3e recommendation engines_meetup

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  • 1. REAL-TIME RECOMMENDATION SYSTEMS. PRANAB GHOSH, Big Data Consultant Big Data Cloud Meetup April 3 2014, Sunnyvale, CA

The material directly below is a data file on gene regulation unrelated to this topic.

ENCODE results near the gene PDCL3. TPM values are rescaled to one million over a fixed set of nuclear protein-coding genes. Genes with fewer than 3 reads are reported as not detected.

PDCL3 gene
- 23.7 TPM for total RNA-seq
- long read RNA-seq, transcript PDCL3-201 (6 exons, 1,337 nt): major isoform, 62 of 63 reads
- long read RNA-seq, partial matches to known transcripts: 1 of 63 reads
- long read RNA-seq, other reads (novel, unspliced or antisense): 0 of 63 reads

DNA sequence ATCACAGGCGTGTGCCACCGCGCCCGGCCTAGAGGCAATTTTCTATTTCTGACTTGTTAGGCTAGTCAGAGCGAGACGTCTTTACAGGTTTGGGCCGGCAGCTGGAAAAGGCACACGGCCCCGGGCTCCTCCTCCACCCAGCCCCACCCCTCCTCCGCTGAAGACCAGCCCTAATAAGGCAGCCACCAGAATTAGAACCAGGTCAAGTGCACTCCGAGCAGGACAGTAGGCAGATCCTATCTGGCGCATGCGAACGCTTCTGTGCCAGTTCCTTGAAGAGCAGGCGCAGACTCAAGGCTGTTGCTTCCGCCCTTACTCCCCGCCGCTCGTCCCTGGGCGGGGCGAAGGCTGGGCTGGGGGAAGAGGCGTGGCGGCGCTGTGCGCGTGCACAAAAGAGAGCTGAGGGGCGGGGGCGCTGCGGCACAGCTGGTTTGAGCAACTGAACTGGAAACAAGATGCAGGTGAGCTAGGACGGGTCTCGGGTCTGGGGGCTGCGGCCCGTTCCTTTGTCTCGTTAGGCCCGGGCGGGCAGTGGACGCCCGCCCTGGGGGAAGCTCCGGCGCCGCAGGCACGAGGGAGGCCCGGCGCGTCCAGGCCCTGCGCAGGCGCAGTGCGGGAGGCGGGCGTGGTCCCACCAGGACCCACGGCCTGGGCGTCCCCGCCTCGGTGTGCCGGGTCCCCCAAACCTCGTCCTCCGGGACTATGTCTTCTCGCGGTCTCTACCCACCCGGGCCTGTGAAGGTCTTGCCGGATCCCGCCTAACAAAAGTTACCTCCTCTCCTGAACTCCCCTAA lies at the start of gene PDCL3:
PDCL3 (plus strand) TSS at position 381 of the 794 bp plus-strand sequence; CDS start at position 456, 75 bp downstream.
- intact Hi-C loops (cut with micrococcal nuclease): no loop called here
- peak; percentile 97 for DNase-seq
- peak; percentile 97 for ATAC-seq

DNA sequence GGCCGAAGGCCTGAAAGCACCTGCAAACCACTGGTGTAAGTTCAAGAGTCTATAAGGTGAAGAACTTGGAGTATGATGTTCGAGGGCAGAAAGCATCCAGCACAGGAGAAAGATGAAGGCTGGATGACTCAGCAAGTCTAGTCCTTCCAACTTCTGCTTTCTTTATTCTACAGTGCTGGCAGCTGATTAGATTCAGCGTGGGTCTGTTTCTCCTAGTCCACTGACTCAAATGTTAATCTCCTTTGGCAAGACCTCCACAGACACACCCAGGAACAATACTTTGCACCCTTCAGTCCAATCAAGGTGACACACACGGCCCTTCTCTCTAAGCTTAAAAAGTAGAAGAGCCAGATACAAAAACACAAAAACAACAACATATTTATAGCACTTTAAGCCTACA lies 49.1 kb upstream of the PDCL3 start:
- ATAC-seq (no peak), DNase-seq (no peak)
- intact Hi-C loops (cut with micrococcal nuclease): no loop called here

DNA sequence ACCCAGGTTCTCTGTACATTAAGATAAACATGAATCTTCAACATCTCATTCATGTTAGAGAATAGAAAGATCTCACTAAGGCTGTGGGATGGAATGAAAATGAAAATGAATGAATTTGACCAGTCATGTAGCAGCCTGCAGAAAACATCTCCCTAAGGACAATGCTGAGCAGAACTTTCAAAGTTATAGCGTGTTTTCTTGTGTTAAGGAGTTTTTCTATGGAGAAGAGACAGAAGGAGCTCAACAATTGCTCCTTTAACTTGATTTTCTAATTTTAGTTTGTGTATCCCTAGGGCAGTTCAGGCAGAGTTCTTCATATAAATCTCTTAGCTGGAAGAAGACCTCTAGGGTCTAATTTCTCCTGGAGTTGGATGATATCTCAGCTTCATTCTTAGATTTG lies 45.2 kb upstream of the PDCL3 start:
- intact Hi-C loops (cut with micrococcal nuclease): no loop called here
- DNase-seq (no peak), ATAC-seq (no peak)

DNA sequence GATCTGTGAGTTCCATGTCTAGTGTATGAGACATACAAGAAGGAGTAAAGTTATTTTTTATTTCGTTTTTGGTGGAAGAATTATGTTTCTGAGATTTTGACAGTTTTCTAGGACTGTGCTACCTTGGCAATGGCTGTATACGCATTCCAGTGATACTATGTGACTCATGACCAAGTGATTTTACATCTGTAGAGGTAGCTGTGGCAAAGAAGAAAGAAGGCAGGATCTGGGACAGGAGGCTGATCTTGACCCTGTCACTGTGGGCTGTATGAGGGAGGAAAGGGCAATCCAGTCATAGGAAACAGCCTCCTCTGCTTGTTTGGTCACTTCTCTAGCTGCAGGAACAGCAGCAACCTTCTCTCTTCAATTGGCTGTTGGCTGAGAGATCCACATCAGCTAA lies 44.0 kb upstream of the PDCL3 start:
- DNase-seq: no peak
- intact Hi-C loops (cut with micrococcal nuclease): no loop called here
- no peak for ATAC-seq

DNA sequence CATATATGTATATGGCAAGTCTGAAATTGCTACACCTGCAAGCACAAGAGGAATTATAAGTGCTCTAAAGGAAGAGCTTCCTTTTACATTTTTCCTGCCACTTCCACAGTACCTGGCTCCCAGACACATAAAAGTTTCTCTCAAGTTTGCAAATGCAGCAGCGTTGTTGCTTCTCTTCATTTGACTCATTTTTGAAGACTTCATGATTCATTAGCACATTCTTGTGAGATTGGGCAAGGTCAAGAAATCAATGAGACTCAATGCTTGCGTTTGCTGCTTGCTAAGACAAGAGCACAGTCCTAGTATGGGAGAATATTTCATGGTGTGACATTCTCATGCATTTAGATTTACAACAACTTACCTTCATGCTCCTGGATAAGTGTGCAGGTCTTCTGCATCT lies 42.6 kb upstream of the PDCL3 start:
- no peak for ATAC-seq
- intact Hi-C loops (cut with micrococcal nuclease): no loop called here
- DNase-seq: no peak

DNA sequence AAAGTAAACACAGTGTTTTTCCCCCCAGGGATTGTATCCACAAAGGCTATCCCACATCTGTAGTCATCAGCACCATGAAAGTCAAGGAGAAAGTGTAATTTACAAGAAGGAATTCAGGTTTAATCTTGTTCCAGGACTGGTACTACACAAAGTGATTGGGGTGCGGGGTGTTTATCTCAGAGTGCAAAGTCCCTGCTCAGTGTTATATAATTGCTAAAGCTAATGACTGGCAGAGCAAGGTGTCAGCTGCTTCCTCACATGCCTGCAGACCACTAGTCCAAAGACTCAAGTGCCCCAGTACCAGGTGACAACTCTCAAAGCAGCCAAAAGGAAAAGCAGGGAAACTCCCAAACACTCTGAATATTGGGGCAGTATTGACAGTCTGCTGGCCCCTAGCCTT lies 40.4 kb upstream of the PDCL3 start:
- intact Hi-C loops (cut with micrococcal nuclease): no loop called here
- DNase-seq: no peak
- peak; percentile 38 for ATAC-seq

2. CONTENTS Recommendation processing concepts Hadoop, Storm & Redis based Recommendation Engine implementation in Sifarish. Content based recommendation and social recommendation Key distinguishing features of Sifarish compared to Apache Mahout Real time Social Recommendations 2 3. HADOOP AT 30,000 FT Power of functional programming and parallel processing join hands to create Hadoop Basically parallel processing framework running on cluster of commodity machines Stateless functional programming because processing of each row of data does not depend upon any other row or any state Divide and conquer parallel processing. Data gets partitioned and each partition get processed by a separate mapper or reducer task. 3 4. STORM AT 30,000 FT Clustered framework for scalable real time stream processing Like Hadoop, parallel processing framework running on cluster of commodity machines Instead of processes as in Hadoop, uses a combination of processes and threads for parallelism Unlike 2 processing stages in Hadoop (map and reduce) there can be multiple processing stages defined in a Storm topology. Unlike a Hadoop job, a topology once deployed runs continuously. 4 5. REDIS AT 30,000 FT Its a wonderful glue for Big Data eco system Can be thought of as a distributed data structure server Can be used as a list, queue, cache etc. Supports master slave replication There is no sharding support 5 6. RECOMMENDATION SYSTEMS You know recommender systems if you have visited Amazon or Netflix. Very computationally intensive, ideal for Big Data processing. In memory based recommendation engines, the entire data set is used directly e.g user behavior based recommendation a.k.a social recommendation or content based recommendation engine. This is our focus. Model based recommendation, a model is built first by training the data and then predictions made e.g., Bayesian, decision tree 6 7. CONTENT BASED RECOMMENDATION Recommendation is based on innate attributes of items under consideration Each item is considered to be a point in an n dimensional feature space, where the item has n attributes Distance between items in n dimensional space is computed to find similarities between items. Similarity is inversely proportional to distance Attributes can be numerical, categorical or text. Not effective in for cross sell recommendation Essential for boot strapping recommender system 7 8. CONTENT BASED RECOMMENDATION Distance between numerical attributes is simply the difference in values Distance between categorical attributes is 0 if same 1 otherwise Distance between text attributes is based on either jaccard distance or cosine distance Distance between corresponding attributes is aggregated to find distance between items Different weights can be assigned to different attributes for the aggregation to control the contribution of particular attribute 8 9. COLD START When bootstrapping a business no user behavior data is available. Content based recommendation is the only option. Distance calculation is performed between user profile and items. Two different kinds of entities. Attributes from one entity is mapped to attributes of the other entity. User profile may have been provided explicitly by user or derived from user behavior e.g. pages visited, search terms etc. 9 10. WARM START Refers to the case when some limited amount interaction data is available The user may have browsed and / or bought some item We use content based recommendation again, but we find similarities between items of same type (e.g., product) Use SameTypeSimilarity MR to find distance beween pairs of items for all possible pair 10 11. SOCIAL RECOMMENDATION Customers are fully engaged and significant amount of user behavior data is available Recommendation algorithms are based on user behavior data only Consider a matrix of user and item. Items are rows and users are columns a.k.a utility matrix. The matrix is sparse The cell value could be boolean e.g., whether user has purchased an item or shown interest in some way The cell value could also be numeric representing rating. Rating could be exclusive and derived from user behavior data 11 12. SOCIAL RECOMMENDATION The purpose of recommenders is to fill in the blanks in the utility matrix If an user has rated A, then enough users must have rated A as well as other items, for recommendation to be effective Effective in cross sell recommendation. The utility matrix is dynamic causing drift in the underlying model. Periodic re-computation is necessary depending upon the rate of change 12 13. DISTANCE BASED SOCIAL RECOMMENDATION Consider rows of the utility matrix, which are items vectors. The vector is n dimensional if there n users We can find distances between pair of item vectors Consider a matrix of user and item. Items are rows and users are columns a.k.a utility matrix The cell value could be boolean e.g., whether user has purchased an item or shown interest in some way The cell value could also be numeric representing rating. Rating could be exclusive and derived from user behavior data 13 14. ITEM CORRELATION We can find distances between pair of item vectors, using distance algorithms discussed earlier. ItemDynamicAttributeSimilarity is the MR used. Distance or correlation algorithm can be configured to Jaccard, Cosine or Pearson. This is known as item based correlation. The other, although less preferred, approach is user based correlation. 14 15. UTILITY MATRIX Item/ User u1 u2 u3 u4 u5 u6 i1 i2 r21 r24 r25 i3 r31 r32 r33 i4 r43 r46 i5 r54 r55 i6 r61 r63 r65 i7 r72 r74 r75 15 16. IMPLICIT RATING ESTIMATE Generally users dont explicitly rate items. It tends to be biased because users with extreme views tend to rate more The MR ImplicitRatingEstimator converts user engagement data (e.g, browsing product description page, product review page, placing item in shopping cart etc) to a rating value. This is an optional processing phase necessary, when explicit rating data is not available 16 17. RATING PREDICTOR Based on rating by an user u1 for item i1, the rating for an item i2 is predicted using the correlation between i1 and i2 The MR job for rating prediction is UtilityPredictor The correlation between items can be multiplicative or additive. The type of correlation to be used can be set through a configuration parameter. For multiplicative correlation, the algorithms are Jaccard, Cosine or Pearson, as mentioned earlier. The next slide is on additive correlation 17 18. ADDITIVE ITEM CORRELATION Also known as Slope One Recommender If a set of users have rated two items i1 and i2, we find the average rating difference between and i2 and i1. If an user has rating for i2, we can predict the rating for i1 based on the average of the difference The steps can be repeated, e.g. find average rating difference between i3 and i1 and if the user has rating for i3, get another prediction for rating of i1. 18 19. AGGREGATION OF PREDICTED RATING If an user u1 has rated items i1, i2, ..i5, all of them could be correlated to an item i9. All 5 items will contribute towards prediction of rating for the item i9 The MR UtilityAggregator aggregates predicted rating. We can either take average or median of all predicted ratings during. The choice can be made through configuration 19 20. BUSINESS GOAL INJECTION This is an optional processing phase, where items are associated with scores indicative of business interest (e.g. preferring items with excess inventory) in recommending an item Final recommendation score is a weighted average between predicted rating and the business goal score. The relative weights are configurable. The MR for this processing is BusinessGoalInjector 20 21. GROUP BY USER This is an optional task that groups the recommended items produced by the processing steps discussed so far by user ID The MR class TextSorter performs this task 21 22. TIME SENSITIVE RECOMMENDATION Timestamp is associated with rating data. Each cell in the rating matric has an associated time stamp. When processing, past rating data beyond a specified time window is discarded. Time window can be specified as a configuration parameter. 22 23. USER SEGMENTATION When user population is not homogenous, it is better to segment the users by clustering or other means Separate utility matrix should be built for each segment. Ratings should be predicted for each segment separately by running the MR pipeline for each segment 23 24. KEY DISTINGUISHING FEATURES OF SIFARISH Implicit rating generation from explicit user engagement events for social recommendation Semantic matching using RDF model for knowledge representation for content based recommendation Supports time widow, location attributes for content based recommendation Time sensitive social recommendation Business goal infused social recommendation Real time social recommendation Serendipity and novelty in social recommendation (planned) 24 25. Applica- tion Servers MapReduce (Multiple) HDFS Redis Cache Redis Cache Redis Queue or Cache Redis Queue Storm 1 2 4 5 6 7 8 9 3 REAL TIME PROCESSINGS BATCH PROCESSINGS 26. REAL TIME RECOMMENDATION PROCESSING FLOW 1 - Copy historical event click stream data to HDFS 2 - Copy output of multiple MR i.e. item correlation matrix to Redis cache. This needs to be done whenever correlation matrix is re computed 3 - Copy event mapping metadata to Redis cache. This is one time operation. 4 - Write real time event click stream data to Redis queue 5 -Storm consumes event mapping metadata from Redis cache when the storm topology starts up. 26 27. REAL TIME RECOMMENDATION PROCESSING FLOW 6 - Storm consumes item correlation matri